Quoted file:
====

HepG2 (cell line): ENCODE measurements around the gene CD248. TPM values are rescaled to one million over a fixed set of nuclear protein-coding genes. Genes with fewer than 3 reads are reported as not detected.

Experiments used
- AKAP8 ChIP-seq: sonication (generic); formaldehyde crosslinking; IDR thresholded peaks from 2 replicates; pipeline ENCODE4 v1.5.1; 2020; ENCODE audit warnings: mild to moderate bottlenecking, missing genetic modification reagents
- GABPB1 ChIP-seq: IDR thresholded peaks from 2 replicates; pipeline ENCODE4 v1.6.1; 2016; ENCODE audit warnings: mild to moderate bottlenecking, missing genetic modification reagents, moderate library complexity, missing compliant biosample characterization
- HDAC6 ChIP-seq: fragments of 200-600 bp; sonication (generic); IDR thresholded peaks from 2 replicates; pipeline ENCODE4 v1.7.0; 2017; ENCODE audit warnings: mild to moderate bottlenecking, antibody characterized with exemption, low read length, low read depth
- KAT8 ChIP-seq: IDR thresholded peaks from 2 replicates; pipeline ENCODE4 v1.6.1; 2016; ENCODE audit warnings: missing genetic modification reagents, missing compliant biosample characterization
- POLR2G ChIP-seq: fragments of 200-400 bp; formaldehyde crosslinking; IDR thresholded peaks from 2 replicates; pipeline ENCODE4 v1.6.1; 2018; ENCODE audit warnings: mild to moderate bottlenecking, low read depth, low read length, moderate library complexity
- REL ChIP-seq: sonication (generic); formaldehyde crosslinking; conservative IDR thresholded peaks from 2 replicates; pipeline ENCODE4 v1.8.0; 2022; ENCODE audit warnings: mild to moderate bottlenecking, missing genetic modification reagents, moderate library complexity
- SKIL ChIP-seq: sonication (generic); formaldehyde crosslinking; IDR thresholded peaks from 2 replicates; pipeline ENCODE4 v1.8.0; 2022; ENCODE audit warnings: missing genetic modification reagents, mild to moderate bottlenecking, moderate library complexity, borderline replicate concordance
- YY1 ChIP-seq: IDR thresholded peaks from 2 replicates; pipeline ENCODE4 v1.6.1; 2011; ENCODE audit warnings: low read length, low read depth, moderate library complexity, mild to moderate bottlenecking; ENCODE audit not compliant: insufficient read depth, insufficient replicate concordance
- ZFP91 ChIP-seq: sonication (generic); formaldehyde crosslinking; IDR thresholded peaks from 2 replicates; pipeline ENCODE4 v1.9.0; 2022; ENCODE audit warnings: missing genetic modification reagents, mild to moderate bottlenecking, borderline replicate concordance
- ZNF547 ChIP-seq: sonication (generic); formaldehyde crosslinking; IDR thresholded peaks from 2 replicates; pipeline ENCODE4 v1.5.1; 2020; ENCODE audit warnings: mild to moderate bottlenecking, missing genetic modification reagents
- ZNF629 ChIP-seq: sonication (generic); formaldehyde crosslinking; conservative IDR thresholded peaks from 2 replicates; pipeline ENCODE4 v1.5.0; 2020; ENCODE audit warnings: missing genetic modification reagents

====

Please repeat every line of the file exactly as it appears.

HepG2 (cell line): ENCODE measurements around the gene CD248. TPM values are rescaled to one million over a fixed set of nuclear protein-coding genes. Genes with fewer than 3 reads are reported as not detected.

Experiments used
- AKAP8 ChIP-seq: sonication (generic); formaldehyde crosslinking; IDR thresholded peaks from 2 replicates; pipeline ENCODE4 v1.5.1; 2020; ENCODE audit warnings: mild to moderate bottlenecking, missing genetic modification reagents
- GABPB1 ChIP-seq: IDR thresholded peaks from 2 replicates; pipeline ENCODE4 v1.6.1; 2016; ENCODE audit warnings: mild to moderate bottlenecking, missing genetic modification reagents, moderate library complexity, missing compliant biosample characterization
- HDAC6 ChIP-seq: fragments of 200-600 bp; sonication (generic); IDR thresholded peaks from 2 replicates; pipeline ENCODE4 v1.7.0; 2017; ENCODE audit warnings: mild to moderate bottlenecking, antibody characterized with exemption, low read length, low read depth
- KAT8 ChIP-seq: IDR thresholded peaks from 2 replicates; pipeline ENCODE4 v1.6.1; 2016; ENCODE audit warnings: missing genetic modification reagents, missing compliant biosample characterization
- POLR2G ChIP-seq: fragments of 200-400 bp; formaldehyde crosslinking; IDR thresholded peaks from 2 replicates; pipeline ENCODE4 v1.6.1; 2018; ENCODE audit warnings: mild to moderate bottlenecking, low read depth, low read length, moderate library complexity
- REL ChIP-seq: sonication (generic); formaldehyde crosslinking; conservative IDR thresholded peaks from 2 replicates; pipeline ENCODE4 v1.8.0; 2022; ENCODE audit warnings: mild to moderate bottlenecking, missing genetic modification reagents, moderate library complexity
- SKIL ChIP-seq: sonication (generic); formaldehyde crosslinking; IDR thresholded peaks from 2 replicates; pipeline ENCODE4 v1.8.0; 2022; ENCODE audit warnings: missing genetic modification reagents, mild to moderate bottlenecking, moderate library complexity, borderline replicate concordance
- YY1 ChIP-seq: IDR thresholded peaks from 2 replicates; pipeline ENCODE4 v1.6.1; 2011; ENCODE audit warnings: low read length, low read depth, moderate library complexity, mild to moderate bottlenecking; ENCODE audit not compliant: insufficient read depth, insufficient replicate concordance
- ZFP91 ChIP-seq: sonication (generic); formaldehyde crosslinking; IDR thresholded peaks from 2 replicates; pipeline ENCODE4 v1.9.0; 2022; ENCODE audit warnings: missing genetic modification reagents, mild to moderate bottlenecking, borderline replicate concordance
- ZNF547 ChIP-seq: sonication (generic); formaldehyde crosslinking; IDR thresholded peaks from 2 replicates; pipeline ENCODE4 v1.5.1; 2020; ENCODE audit warnings: mild to moderate bottlenecking, missing genetic modification reagents
- ZNF629 ChIP-seq: sonication (generic); formaldehyde crosslinking; conservative IDR thresholded peaks from 2 replicates; pipeline ENCODE4 v1.5.0; 2020; ENCODE audit warnings: missing genetic modification reagents